How To Write An Essay On Community Service

When you take on the large task of applying to college, a part you’re likely to dread most is writing an essay. Why? Because it can be so hard to get started!


But, we can help. Most of you will be asked to write an essay about your community service experiences, and most of you already know that other applicants have had experiences similar to yours. So, how do you make yourself stand out?


First, plan in advance, and check out Baylor University’s excellent guide to help you organize and focus your thoughts. Also, take a look at our earlier post about avoiding common pitfalls.

Then, when you’re ready to write, consider these useful tips to help you write a stellar community service essay.

Start in the Middle of the Action

If a professional writer reviewed the first draft of your essay, he or she might cross out the first couple of paragraphs and instruct you to turn the middle into the beginning. That’s because a great way to hook your reader is to start in the middle of the action. Remember, your readers are reviewing hundreds – maybe thousands – of other community service essays. Perk them up by grabbing their attention from the get-go. Get rid of most of your background information, especially if it’s covered in your resume already. Select a poignant moment, and go from there.

Show Your Personality

A community service essay is your chance to let your readers get to know the real you – not the “you” that your teachers see in your term papers. It’s okay to use “I” statements, to thread in some humor, and to share your personal reflections. Be genuine, and let your voice set the tone. Make sure to complement the bullet points of your resume with anecdotal stories that show your values. By the end of your essay, your readers should have a clear understanding of how your passions led you to choose such an activity, and how it helped you grow.

Include Thoughtful Details

Professional writers commonly offer sage advice to budding writers: “Show, don’t tell.” That goes for community service essays, as well. Explaining significant moments is much more effective if you illustrate them in action, instead of describing them with a bunch of adjectives. For example, a mediocre sentence might be, “When I served homeless people meals at a soup kitchen, I learned to value what is really important in life.” A more effective way to convey the same point might be, “As I watched families in tattered clothing walk through the line for a free meal, it felt like the smart phone in my pocket got heavier and heavier. I knew then that I should spend less time and money on the latest fad and more time and money on serving others.”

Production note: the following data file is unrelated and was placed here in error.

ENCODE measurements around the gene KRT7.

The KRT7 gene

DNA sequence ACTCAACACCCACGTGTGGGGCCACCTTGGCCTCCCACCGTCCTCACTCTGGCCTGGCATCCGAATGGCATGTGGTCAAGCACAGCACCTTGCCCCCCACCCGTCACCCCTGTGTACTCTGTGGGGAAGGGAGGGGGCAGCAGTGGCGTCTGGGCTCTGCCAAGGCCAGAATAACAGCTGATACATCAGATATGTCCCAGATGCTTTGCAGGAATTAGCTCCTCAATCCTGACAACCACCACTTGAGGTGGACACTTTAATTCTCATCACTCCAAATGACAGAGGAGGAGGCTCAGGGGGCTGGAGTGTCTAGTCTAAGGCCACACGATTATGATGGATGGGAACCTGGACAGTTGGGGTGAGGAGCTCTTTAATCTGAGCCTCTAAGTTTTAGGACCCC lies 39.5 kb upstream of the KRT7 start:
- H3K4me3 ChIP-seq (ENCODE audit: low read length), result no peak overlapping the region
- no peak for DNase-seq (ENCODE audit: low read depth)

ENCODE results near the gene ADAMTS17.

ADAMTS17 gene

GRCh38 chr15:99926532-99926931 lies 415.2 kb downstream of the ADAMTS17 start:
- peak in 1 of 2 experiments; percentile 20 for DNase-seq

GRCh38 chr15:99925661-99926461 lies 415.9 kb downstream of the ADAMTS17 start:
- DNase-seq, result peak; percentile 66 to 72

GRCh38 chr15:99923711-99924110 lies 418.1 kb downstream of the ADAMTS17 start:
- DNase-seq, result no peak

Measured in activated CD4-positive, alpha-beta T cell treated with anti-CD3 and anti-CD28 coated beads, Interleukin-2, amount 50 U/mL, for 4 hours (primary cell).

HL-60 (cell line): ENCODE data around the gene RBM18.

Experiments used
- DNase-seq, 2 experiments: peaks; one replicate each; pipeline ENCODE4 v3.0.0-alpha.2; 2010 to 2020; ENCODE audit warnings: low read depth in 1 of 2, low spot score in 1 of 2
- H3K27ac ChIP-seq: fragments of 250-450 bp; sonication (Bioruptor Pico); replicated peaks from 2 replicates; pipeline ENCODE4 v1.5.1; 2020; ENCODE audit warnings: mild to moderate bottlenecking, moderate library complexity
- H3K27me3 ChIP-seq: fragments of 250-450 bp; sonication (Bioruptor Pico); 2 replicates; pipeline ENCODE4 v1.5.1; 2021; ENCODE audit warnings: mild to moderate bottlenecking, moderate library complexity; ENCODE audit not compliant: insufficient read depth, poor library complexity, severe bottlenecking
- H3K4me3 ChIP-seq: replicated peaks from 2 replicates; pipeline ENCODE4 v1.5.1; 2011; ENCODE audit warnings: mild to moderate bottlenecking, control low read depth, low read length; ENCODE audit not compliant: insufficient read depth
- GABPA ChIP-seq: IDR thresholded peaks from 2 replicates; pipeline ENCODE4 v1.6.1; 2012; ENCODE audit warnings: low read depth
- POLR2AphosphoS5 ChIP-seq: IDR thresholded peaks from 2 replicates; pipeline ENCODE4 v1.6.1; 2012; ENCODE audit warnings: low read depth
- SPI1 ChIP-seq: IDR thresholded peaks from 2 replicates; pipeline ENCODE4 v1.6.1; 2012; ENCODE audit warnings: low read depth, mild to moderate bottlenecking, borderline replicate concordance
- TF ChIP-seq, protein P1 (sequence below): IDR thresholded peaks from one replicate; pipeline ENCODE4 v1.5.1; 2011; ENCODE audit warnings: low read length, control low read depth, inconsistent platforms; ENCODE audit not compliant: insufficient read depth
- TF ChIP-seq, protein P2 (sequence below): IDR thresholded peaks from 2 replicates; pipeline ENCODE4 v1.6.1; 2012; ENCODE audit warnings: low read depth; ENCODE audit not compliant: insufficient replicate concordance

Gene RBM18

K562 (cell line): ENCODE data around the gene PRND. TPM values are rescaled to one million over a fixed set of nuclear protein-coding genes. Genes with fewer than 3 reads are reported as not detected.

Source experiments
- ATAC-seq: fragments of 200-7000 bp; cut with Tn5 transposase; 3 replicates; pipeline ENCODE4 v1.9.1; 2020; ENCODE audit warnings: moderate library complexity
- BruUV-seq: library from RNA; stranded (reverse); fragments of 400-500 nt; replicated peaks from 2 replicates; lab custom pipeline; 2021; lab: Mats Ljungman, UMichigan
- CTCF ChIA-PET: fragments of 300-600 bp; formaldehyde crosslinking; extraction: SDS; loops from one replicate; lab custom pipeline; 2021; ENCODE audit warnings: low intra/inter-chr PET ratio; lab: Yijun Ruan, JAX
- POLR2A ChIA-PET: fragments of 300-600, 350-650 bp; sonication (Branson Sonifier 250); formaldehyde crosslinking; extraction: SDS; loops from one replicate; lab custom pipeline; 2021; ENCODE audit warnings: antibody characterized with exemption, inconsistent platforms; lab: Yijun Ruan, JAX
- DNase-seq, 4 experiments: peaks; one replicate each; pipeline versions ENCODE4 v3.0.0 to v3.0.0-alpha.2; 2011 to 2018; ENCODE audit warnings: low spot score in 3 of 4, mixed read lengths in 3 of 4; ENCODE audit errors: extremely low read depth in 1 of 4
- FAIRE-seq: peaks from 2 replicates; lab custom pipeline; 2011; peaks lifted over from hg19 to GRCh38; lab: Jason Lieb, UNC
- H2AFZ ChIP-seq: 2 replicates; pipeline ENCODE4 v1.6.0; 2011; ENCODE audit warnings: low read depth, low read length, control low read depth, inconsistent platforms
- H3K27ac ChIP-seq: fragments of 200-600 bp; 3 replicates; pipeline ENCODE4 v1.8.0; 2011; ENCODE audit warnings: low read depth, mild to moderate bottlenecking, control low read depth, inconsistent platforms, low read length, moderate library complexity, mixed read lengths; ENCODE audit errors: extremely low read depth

Demonstrate Growth

The heart of your community service essay should show how you developed. Personal growth might be experienced because of the team you worked with, or the mistake you made that taught you a valuable lesson. It’s okay to show your readers a bit of humility. Dig deep and consider how your perspective evolved as a result of your experience. Show readers how your routines or priorities changed after you completed your service. Remember, community service is all about making a difference, so be sure to demonstrate how you and your team made an impact on a worthy cause.

Finish Strong

When you end your essay, you want to leave your readers thinking about your experience hours later, or even days later. A good way to achieve this is by finishing with some thoughts or questions that your experience prompted. You can indicate how you answered these questions, or explain how you’re still considering them. If you have ideas of how to continue serving the same cause, suggest ways you might accomplish this while a student at their school. Don’t be shy about pointing out a resource or initiative that the school has already in place, and explain how you could contribute to it. This will show your readers that you are genuinely committed to advancing the common good.